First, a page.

I don’t think I like this language. I learned yesterday (nevery mind why) that the word for “labia” is literally “shame-lips”. Phooey. (Though I should note that apparently the word “schaam” is used for anything pubic, so at least it’s not just an anti-woman thing.)

Today I finally found my perfect boots, or at least a pair perfect except for costing considerably more than I’d have liked to spend. Still, they are black, comfy, good-looking, classic and versatile in style, and thanks to a deeper elastic insert than most they fit both my feet and my calves. (What I’d like to do now is to find a more casual pair for much cheaper in brown. Not that I don’t already have brown boots and for that matter black ones, but mine are much lower. I may try harder to resist that urge, however.)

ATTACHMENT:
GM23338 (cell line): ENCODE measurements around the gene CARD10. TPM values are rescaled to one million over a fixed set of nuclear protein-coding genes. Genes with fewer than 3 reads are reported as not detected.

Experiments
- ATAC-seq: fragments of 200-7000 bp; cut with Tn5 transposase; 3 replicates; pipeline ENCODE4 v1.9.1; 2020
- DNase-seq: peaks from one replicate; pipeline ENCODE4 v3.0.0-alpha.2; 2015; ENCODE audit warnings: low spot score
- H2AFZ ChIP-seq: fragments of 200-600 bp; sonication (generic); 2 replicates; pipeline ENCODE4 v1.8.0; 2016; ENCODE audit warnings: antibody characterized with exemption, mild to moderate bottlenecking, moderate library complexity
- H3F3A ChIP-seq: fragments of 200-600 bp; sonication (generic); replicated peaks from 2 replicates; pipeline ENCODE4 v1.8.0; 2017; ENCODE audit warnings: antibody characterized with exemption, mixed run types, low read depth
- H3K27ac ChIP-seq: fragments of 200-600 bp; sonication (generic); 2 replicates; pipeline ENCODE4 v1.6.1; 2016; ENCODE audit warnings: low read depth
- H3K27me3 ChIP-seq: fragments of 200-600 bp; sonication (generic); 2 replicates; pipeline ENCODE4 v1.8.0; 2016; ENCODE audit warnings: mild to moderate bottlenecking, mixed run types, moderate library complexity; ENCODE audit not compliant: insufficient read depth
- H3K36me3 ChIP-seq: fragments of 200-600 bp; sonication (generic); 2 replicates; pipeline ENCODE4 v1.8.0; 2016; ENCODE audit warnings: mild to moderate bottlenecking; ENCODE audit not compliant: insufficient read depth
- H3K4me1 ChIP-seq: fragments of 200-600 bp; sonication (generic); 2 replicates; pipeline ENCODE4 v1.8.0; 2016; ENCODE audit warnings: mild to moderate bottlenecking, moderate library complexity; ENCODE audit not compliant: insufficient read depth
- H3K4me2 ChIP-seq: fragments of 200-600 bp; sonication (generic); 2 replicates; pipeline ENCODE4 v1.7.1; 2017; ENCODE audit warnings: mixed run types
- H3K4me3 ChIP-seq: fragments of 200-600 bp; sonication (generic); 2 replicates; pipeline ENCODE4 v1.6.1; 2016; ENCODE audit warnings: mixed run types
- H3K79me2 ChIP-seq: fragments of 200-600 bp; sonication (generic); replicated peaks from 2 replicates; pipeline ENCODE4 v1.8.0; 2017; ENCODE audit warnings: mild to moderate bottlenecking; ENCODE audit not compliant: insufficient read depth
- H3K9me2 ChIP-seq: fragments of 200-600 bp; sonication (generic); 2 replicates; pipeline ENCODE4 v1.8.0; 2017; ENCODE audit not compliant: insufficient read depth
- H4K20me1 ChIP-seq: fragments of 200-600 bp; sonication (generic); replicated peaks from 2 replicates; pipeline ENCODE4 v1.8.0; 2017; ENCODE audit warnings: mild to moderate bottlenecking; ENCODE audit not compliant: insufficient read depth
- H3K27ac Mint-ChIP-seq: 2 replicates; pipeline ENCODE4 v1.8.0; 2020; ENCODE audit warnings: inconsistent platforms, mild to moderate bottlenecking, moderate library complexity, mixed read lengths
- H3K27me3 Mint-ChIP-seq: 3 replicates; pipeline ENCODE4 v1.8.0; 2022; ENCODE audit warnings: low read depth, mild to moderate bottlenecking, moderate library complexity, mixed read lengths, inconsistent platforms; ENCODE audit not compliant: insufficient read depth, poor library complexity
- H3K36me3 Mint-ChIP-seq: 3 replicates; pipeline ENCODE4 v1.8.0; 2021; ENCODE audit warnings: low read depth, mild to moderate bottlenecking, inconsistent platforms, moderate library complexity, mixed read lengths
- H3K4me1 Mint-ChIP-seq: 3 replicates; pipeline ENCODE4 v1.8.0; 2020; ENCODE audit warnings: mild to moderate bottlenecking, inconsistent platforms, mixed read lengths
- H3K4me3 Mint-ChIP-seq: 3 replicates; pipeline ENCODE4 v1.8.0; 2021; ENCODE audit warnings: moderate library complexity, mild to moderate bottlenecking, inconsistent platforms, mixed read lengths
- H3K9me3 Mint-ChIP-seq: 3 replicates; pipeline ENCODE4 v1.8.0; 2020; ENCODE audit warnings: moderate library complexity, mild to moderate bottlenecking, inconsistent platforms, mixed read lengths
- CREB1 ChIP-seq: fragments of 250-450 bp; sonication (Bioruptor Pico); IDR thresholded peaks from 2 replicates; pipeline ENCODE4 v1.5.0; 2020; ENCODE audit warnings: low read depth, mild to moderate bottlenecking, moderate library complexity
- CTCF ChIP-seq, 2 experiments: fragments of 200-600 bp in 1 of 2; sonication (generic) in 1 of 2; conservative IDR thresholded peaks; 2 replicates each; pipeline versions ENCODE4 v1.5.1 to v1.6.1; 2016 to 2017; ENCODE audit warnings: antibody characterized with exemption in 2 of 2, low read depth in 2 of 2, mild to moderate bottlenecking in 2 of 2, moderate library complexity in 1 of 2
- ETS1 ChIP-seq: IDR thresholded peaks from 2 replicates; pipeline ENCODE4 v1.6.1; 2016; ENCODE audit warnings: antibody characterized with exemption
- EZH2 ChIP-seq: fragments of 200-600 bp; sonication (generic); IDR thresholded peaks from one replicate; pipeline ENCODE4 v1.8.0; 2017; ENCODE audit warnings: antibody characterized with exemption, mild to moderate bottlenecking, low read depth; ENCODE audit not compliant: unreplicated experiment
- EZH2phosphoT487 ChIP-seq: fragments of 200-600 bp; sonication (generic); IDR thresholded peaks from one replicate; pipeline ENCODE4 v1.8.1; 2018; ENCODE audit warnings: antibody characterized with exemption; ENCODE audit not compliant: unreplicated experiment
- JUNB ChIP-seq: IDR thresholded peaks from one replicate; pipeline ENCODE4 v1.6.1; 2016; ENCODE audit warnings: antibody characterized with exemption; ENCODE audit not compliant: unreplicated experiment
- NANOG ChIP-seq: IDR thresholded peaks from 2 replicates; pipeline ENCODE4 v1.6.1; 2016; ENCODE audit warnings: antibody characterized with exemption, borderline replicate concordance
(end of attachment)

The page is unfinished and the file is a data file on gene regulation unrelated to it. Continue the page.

I now have a bank account, so I feel like I’ve taken one more step toward fitting in here. I decided not to get a library card for the moment, because it costs €36 and the selection of English books is quite limited. Maybe if I can eventually read Dutch well enough to function without an English gloss beside it I’ll get one then. At the moment, I find that for example when I have instructions in say, Dutch, French and German but not English, I understand the French better than the Dutch. And I’ve never studied French. On the othe hand we went out for tapas last night and I didn’t need an English menu at all – between the Spanish names and the Dutch descriptions for each dish I had no trouble figuring out the menu. One problem I do have with more complex text is that  lot of fairly basic Dutch words are long, polysyllabic, and begin with ge- or on-, so that it’s difficult for me to remember which is which. “Easy” is gemakkelijk, for example (or something like that – working from memory here). And difficult is “moeilijk” – three and four vowels in a row are not uncommon.